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Front V12

Discussion in '456/550/575' started by vroom, Jul 19, 2019.

  1. vroom

    vroom Karting

    Sep 9, 2007
    121
    I'm thinking of getting a front V12. Sold the TR & 328GTS. Currently have a CS & 3 air cooled Porsches. Looking for a weekend car, FCA events, etc. Any owners out there with 550 Barchettas & Daytonas? I can't decide. Which would you choose? Why?
    Any insight with your experience would be appreciated. Thanks
     
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  3. tazandjan

    tazandjan Three Time F1 World Champ
    Lifetime Rossa Owner

    Jul 19, 2008
    33,106
    Clarksville, Tennessee
    Full Name:
    Terry H Phillips
    The 550 Daytona, for sure, although mine is a 575M.
     
  4. vroom

    vroom Karting

    Sep 9, 2007
    121
    550 Daytona? What would you choose between a 550 Barchetta or a 365 GTB/4 Daytona?
     
  5. tazandjan

    tazandjan Three Time F1 World Champ
    Lifetime Rossa Owner

    Jul 19, 2008
    33,106
    Clarksville, Tennessee
    Full Name:
    Terry H Phillips
    I thought that was what you asked. Have had a Daytona, but not a Barchetta. The Daytona is an all weather Ferrari and mine was a daily driver. The Barchetta is a fair weather car with fairly modern underpinnings.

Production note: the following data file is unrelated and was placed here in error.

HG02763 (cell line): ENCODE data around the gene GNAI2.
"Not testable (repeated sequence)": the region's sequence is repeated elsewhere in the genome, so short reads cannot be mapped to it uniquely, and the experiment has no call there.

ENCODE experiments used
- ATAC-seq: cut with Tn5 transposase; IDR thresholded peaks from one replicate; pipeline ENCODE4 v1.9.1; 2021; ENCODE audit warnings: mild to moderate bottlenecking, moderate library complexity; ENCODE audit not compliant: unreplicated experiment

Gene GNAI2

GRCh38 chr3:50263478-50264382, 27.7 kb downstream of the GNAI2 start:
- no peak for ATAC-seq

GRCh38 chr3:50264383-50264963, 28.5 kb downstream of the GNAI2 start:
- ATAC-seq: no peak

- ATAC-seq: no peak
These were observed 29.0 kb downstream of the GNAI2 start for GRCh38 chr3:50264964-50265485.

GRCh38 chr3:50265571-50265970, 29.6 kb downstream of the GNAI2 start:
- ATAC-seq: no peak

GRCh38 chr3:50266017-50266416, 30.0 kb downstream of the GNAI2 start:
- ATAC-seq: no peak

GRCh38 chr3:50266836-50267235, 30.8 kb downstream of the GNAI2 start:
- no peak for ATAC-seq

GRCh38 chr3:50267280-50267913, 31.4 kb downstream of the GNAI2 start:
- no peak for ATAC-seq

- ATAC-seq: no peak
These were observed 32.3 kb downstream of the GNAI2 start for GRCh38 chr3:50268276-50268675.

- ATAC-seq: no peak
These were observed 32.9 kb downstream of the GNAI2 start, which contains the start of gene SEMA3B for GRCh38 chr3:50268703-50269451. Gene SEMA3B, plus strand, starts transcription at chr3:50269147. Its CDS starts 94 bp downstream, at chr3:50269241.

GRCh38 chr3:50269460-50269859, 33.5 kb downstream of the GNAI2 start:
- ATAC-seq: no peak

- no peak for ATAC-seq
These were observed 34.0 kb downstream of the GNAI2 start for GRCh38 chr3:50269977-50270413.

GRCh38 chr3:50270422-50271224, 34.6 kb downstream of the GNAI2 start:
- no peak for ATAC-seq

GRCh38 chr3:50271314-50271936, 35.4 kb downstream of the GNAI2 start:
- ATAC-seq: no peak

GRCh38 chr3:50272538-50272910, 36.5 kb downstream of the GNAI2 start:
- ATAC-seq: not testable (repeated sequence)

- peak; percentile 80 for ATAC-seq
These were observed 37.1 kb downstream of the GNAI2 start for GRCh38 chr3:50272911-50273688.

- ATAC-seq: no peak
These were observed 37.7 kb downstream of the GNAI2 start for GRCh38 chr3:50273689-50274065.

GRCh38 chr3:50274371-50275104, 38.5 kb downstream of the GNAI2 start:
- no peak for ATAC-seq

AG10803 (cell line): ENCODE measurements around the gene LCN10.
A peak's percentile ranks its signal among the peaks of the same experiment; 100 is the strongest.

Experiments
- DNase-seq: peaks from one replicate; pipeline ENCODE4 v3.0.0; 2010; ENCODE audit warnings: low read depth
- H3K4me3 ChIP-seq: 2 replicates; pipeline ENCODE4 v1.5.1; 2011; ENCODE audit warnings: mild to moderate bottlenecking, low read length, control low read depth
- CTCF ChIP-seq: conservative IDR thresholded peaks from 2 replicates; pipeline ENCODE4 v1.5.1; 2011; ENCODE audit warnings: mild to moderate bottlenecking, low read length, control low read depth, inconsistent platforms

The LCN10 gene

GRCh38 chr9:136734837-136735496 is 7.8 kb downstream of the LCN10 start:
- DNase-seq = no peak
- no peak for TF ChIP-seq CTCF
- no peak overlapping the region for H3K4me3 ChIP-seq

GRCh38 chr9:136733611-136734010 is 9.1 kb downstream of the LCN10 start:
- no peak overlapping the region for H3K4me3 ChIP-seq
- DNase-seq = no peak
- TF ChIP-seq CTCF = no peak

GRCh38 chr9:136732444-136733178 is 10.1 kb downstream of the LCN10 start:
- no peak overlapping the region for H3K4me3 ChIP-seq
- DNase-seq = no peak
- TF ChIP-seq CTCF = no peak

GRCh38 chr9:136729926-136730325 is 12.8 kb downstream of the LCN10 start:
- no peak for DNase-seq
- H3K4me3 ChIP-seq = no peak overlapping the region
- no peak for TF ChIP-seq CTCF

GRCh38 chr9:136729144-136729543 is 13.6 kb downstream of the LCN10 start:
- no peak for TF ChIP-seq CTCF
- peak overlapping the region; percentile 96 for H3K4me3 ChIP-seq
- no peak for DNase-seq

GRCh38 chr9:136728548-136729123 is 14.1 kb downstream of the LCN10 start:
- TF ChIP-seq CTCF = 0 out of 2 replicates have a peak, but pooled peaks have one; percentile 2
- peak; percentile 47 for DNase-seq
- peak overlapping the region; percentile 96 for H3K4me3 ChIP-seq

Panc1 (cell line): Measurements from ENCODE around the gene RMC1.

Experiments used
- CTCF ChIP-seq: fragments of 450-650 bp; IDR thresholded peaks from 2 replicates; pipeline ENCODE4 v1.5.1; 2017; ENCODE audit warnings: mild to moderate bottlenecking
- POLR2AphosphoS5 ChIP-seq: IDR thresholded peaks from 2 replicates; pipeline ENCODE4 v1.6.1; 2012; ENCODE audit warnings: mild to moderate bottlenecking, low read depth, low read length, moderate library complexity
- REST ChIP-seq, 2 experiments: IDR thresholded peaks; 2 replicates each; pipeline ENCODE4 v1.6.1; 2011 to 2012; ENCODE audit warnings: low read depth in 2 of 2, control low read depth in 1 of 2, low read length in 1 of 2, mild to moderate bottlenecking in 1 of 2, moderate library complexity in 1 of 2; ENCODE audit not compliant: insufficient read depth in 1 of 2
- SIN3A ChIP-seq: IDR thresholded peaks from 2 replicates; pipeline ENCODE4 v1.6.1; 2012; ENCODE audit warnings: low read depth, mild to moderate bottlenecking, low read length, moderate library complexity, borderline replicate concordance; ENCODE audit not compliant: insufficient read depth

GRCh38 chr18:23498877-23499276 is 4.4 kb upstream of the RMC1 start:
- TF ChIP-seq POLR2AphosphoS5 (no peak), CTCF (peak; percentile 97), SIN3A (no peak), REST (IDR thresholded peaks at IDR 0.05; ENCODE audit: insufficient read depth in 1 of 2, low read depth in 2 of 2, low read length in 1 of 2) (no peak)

6. vroom

    vroom Karting

    Sep 9, 2007
    121
    If you still had your Daytona with your current 575M F1, value aside, which would you drive more, enjoy, and keep?
     
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  8. tazandjan

    tazandjan Three Time F1 World Champ
    Lifetime Rossa Owner

    Jul 19, 2008
    33,106
    Clarksville, Tennessee
    Full Name:
    Terry H Phillips
    The 575M is much better suited to daily driving like I use mine. AC works, power steering, good brakes etc, which were wanting on the Daytona. Mine has great aftermarket ceramic brakes.

    Not an easy comparison between a classic worth $600K+ and a relative modern worth $100K+.

    Daytona was easy to maintain for a knowledgeable owner, 575M requires a good diagnostic tool to maintain.
     
  9. carguy246

    carguy246 Formula Junior
    Silver Subscribed

    Nov 8, 2006
    977
    Maryland
    I vote 550 Barchetta, modern power, but still a very collectible open Ferrari.
     
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  10. dsd

    dsd F1 Rookie
    Silver Subscribed Owner

    Nov 19, 2006
    3,851
    Northern Virginia
    This really comes down to budget and use case.

    A vintage Ferrari (read Enzo era/Daytona and prior) are really old at this point (what 45 years minimum). That’s a very different driving experience than a ~2000 550.

    For me, I would grab a 250GTE over a Daytona but that’s personal preference. I would also take a Daytona over a modern Ferrari.

    Do you want a vintage car and all it’s headaches and rewards or a modern car that is much easier to live with?
     
  11. vroom

    vroom Karting

    Sep 9, 2007
    121
    Thanks for all of the input,I'll probably get more use out of the barchetta
     
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  13. tazandjan

    tazandjan Three Time F1 World Champ
    Lifetime Rossa Owner

    Jul 19, 2008
    33,106
    Clarksville, Tennessee
    Full Name:
    Terry H Phillips